Seeking information about self defense course(s) and related activites/classes.
August 29, 2007 6:03 PM   Subscribe

I am interested in self-defense classes. There are lots of methods and places to do this. The options are a little overwhelming and I know very little about the topic. Can somebody break it down and make some suggestions and/or recommendations that might be best suited for me?

Based on the following (below), what would be a well-rounded type of self defense that might be most effective for confidence-building, safety, and exercise?

• I am a 5' tall, physically active, late 20s female
• I have lots of free time (could attend one class, or a series, but don't know what the difference is between a single session or an intensive course)
• I live in Oakland and can travel
• Would be interested to martial arts (there's so many kinds!) and/or other forms of activity
• Classes that allow me the opportunity to meet other women and/or men in the area would be great too

Any other info and ideas welcome. Thanks!
posted by iamkimiam to Sports, Hobbies, & Recreation (22 answers total) 6 users marked this as a favorite
 
I would try a specific women's self-defense course first, to learn some basics and to see how you like it. Impact has been around a while, and I have heard it highly recommended. Very practical, and good full-force training.
posted by procrastination at 6:15 PM on August 29, 2007


I am female and short, not really athletic. I've dabbled a little bit in quite a few forms. Based on your size and gender, I would recommend aikido. It is a form that is not based on brute strength but on how you convert an attacker's energy to your favour. That sounds wishy-washy, but I am describing it the best I can having only dabbled in it. For example, an attacker is rushing towards you, you would not block it the attack (like in other forms) but you would catch the attacker's arm and keep moving them forwards until they fell over. Really. With the right placement, it works. I could do this after a few classes with guys that were way bigger. (I'm 5'2") In fact, often the bigger guys went down faster because their centre of gravity was higher. As a shorter person, your centre of gravity is lower, giving you more stability.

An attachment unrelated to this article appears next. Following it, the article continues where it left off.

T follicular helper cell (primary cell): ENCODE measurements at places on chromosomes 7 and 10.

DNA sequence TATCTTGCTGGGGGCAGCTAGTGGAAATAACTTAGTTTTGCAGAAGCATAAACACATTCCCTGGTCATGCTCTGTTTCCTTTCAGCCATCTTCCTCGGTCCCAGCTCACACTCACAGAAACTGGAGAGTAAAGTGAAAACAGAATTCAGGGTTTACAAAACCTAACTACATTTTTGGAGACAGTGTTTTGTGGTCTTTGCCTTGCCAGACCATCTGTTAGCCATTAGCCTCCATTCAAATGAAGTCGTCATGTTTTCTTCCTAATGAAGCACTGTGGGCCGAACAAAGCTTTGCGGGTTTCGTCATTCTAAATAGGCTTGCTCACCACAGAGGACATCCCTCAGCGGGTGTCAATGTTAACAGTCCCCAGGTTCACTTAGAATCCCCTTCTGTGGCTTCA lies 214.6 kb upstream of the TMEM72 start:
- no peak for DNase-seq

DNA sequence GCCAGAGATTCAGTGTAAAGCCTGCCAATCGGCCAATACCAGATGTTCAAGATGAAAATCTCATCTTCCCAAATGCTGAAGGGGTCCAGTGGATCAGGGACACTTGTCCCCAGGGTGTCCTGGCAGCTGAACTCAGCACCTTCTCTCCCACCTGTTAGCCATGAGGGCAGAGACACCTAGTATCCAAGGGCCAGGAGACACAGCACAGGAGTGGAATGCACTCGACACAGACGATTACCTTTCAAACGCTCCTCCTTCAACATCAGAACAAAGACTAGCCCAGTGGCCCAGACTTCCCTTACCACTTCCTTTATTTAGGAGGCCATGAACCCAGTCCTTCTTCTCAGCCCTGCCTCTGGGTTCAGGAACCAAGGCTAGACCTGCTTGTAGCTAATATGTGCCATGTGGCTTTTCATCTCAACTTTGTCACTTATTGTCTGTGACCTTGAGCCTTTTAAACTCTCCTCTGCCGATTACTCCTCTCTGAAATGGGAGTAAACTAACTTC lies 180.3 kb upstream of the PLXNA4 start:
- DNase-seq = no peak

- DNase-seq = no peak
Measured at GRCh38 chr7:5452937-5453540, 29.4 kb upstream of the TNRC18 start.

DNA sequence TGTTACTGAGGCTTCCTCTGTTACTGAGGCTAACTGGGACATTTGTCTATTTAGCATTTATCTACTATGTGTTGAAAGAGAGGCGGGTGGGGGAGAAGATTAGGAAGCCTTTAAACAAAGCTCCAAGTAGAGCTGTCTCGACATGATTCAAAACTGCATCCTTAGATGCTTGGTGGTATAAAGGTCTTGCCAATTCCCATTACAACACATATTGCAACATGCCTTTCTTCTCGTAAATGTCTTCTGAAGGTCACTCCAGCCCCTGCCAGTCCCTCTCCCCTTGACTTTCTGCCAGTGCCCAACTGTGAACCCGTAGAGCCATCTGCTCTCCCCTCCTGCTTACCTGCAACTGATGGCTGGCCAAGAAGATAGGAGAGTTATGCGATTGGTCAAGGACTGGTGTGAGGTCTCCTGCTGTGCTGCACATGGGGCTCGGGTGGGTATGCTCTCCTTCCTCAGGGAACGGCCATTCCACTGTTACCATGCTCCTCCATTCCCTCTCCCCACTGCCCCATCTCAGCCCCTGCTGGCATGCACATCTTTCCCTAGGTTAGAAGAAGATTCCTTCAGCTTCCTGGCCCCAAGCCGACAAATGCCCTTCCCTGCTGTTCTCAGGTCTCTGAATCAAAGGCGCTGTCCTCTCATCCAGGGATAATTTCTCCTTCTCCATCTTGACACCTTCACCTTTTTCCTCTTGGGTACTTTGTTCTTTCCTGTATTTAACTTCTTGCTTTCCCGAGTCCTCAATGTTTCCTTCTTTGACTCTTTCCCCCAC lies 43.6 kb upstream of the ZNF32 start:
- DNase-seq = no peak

Of course IANAMA (I am not a martial artist and I most certainly not your martial artist.)
posted by typewriter at 6:18 PM on August 29, 2007


Or "am not" or something....
(boy, I sure know how to screw up a not-funny joke and make it less funny...)
posted by typewriter at 6:19 PM on August 29, 2007


The thing about martial arts that I didn't really understand until after I started is that if you are going to do it right, it takes a bit of a commitment. It sounds obvious in retrospect, but I didn't know that if you want to do it well, you have to practice every day. It sounds like you have the time to dedicate to it, and that's great.
posted by ambrosia at 6:28 PM on August 29, 2007


It really depends on what you're expecting to get out of it.

Aikido (and, really any martial art ending in "-do") and Tai Chi are fun and relaxing, but not really effective in a fight. I love these two. Oakland, I'm led to believe, has some excellent Tai Chi and Aikido teachers.

Capoeira is dancing disguised as fighting disguised as dancing. I've always wanted to try it, it looks so much fun.

Jujitsu (and, really, any martial art ending in "-jitsu") is going to put the emphasis on the "martial" part of martial arts but isn't going to be especially relaxing, and it will take years of study before it's really effective in a fight. Same with Karate.

If you're looking to learn how to kick ass and take names, read this post by tkchrist.
posted by lekvar at 6:34 PM on August 29, 2007


My boyfriend just chimed in. (He is a martial artist.) He says that for your size, for the most practical real-life application of self-defence, jujitsu is what you want.
posted by typewriter at 6:46 PM on August 29, 2007


I recommend a two-part approach. For learning some immediate and aggressive techniques, try something like Model Mugging. This will give you a few easily-learnable ways to fight back in the event that you are attacked, as well as some psychological underpinning to help identify where women typically give away power and put themselves in danger.

But for long-term effectiveness, definitely take up a martial art (I'm partial to karate, but it's really a matter of what's the best fit for you). The true benefit of a martial art is learning to build an awareness that will keep you out of danger to begin with. Well, that and excellent physical and mental discipline.